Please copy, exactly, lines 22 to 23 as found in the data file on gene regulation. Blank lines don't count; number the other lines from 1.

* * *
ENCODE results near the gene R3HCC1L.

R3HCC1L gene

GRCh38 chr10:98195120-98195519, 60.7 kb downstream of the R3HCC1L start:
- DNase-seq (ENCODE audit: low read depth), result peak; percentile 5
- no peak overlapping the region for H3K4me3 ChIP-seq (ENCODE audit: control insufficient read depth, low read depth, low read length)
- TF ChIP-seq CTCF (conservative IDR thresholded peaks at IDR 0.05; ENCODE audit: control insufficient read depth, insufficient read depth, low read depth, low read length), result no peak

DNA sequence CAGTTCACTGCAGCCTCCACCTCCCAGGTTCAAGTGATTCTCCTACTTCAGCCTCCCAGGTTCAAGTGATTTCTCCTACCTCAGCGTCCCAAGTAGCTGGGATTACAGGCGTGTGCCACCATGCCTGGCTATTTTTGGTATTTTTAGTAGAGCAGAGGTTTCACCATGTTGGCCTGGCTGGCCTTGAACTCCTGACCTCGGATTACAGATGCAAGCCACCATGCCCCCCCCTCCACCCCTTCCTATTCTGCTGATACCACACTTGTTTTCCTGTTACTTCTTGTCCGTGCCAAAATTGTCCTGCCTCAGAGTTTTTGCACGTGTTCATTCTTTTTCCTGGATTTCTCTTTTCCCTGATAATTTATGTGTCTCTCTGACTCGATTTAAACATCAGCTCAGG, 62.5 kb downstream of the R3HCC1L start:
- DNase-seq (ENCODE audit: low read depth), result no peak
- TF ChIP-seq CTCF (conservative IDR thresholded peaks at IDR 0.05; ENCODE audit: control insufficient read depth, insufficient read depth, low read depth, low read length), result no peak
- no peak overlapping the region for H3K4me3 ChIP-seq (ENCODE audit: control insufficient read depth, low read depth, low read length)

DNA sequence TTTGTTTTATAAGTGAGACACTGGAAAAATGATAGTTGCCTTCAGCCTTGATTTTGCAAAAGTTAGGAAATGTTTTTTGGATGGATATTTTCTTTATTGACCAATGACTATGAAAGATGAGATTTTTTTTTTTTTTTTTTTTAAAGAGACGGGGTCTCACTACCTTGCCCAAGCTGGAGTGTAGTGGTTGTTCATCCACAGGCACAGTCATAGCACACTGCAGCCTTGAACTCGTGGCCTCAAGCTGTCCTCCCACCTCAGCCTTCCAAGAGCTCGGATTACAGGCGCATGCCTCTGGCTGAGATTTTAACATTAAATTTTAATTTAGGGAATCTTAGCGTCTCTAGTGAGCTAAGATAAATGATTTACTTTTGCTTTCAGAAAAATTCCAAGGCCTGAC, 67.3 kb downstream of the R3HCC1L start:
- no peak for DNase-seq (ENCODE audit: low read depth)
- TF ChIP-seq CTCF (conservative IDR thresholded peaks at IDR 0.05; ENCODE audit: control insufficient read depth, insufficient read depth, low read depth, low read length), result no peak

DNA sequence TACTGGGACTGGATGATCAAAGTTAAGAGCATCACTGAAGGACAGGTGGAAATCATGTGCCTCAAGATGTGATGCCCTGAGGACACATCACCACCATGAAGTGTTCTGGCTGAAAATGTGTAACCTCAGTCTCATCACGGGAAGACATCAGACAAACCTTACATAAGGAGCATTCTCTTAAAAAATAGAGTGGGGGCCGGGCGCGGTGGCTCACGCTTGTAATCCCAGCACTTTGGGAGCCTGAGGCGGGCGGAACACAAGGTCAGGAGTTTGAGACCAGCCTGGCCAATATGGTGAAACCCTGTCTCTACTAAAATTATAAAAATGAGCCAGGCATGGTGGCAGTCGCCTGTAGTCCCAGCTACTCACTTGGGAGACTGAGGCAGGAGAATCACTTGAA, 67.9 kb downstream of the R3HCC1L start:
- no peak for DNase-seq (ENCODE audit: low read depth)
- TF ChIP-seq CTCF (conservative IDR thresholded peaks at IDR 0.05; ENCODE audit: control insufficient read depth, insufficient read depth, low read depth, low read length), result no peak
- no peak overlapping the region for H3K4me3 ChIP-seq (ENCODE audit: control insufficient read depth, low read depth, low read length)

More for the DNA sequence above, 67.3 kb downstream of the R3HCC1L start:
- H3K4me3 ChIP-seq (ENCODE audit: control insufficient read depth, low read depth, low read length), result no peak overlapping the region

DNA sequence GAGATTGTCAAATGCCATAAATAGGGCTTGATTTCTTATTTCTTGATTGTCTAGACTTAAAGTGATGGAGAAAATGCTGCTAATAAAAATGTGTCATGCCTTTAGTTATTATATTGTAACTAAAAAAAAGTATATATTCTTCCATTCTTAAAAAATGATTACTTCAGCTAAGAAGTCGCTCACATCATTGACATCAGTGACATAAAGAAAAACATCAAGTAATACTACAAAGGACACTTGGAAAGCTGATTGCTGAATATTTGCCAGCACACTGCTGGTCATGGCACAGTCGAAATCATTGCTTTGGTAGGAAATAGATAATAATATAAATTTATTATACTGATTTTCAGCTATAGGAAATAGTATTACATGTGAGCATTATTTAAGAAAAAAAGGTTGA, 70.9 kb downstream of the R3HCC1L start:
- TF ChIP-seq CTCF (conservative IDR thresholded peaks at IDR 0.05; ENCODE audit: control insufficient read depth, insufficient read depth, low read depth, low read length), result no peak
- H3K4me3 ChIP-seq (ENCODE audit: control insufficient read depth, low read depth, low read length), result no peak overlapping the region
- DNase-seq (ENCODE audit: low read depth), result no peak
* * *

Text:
- H3K4me3 ChIP-seq (ENCODE audit: control insufficient read depth, low read depth, low read length), result no peak overlapping the region
- DNase-seq (ENCODE audit: low read depth), result no peak